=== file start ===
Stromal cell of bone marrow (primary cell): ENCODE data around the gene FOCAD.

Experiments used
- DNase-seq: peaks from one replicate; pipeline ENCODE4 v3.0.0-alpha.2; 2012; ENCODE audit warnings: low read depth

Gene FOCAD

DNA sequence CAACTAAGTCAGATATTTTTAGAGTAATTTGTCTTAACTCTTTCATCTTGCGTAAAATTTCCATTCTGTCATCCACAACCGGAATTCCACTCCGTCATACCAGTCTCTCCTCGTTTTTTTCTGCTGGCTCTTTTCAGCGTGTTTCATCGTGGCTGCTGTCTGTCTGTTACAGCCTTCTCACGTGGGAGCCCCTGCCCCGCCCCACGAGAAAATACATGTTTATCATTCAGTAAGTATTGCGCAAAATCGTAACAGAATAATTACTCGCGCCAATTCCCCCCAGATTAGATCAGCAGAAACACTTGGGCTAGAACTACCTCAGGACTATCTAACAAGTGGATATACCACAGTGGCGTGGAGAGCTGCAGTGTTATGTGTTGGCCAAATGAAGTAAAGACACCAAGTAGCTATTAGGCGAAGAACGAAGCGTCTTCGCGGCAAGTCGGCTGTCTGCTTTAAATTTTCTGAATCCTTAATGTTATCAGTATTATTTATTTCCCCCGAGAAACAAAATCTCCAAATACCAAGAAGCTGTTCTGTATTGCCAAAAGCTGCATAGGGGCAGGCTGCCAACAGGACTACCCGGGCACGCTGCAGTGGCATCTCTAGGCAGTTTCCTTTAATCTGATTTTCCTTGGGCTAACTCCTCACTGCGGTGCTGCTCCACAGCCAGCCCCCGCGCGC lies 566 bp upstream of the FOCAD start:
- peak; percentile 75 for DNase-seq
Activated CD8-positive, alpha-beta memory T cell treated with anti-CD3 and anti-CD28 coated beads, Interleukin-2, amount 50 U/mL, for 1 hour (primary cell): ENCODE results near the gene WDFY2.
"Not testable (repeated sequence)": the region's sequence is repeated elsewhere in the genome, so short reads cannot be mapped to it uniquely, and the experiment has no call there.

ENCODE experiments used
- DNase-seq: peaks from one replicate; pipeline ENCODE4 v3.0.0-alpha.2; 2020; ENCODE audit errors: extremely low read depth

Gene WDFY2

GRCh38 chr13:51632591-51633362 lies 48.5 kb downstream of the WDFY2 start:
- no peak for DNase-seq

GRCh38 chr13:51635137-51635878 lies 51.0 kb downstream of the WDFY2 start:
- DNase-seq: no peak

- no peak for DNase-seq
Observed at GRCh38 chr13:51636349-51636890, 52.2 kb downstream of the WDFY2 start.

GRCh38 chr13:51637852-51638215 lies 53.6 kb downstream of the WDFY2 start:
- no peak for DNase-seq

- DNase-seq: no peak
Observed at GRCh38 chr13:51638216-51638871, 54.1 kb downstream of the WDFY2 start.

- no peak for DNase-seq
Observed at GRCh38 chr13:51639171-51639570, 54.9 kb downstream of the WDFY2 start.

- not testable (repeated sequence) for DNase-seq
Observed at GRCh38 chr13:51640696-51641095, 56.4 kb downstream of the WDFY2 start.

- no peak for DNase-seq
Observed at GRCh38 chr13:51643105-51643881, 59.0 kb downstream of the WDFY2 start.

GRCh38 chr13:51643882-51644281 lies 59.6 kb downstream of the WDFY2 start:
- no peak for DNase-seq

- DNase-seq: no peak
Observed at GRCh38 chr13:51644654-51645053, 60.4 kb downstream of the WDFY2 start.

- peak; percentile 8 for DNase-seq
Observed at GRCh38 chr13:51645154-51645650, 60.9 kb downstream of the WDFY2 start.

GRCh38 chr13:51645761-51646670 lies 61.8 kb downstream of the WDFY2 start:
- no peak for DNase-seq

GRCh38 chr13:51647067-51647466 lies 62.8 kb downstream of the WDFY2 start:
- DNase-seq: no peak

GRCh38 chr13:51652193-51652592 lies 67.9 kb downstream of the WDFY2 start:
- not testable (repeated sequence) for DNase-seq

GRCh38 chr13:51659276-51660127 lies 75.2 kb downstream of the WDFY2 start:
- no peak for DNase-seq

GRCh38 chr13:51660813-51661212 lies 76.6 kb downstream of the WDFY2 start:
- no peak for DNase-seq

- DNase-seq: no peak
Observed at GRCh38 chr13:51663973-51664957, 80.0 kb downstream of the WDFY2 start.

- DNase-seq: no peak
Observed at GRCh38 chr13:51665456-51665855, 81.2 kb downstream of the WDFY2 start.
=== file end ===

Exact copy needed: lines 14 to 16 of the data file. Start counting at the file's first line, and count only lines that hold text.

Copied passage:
GRCh38 chr13:51635137-51635878 lies 51.0 kb downstream of the WDFY2 start:
- DNase-seq: no peak

- no peak for DNase-seq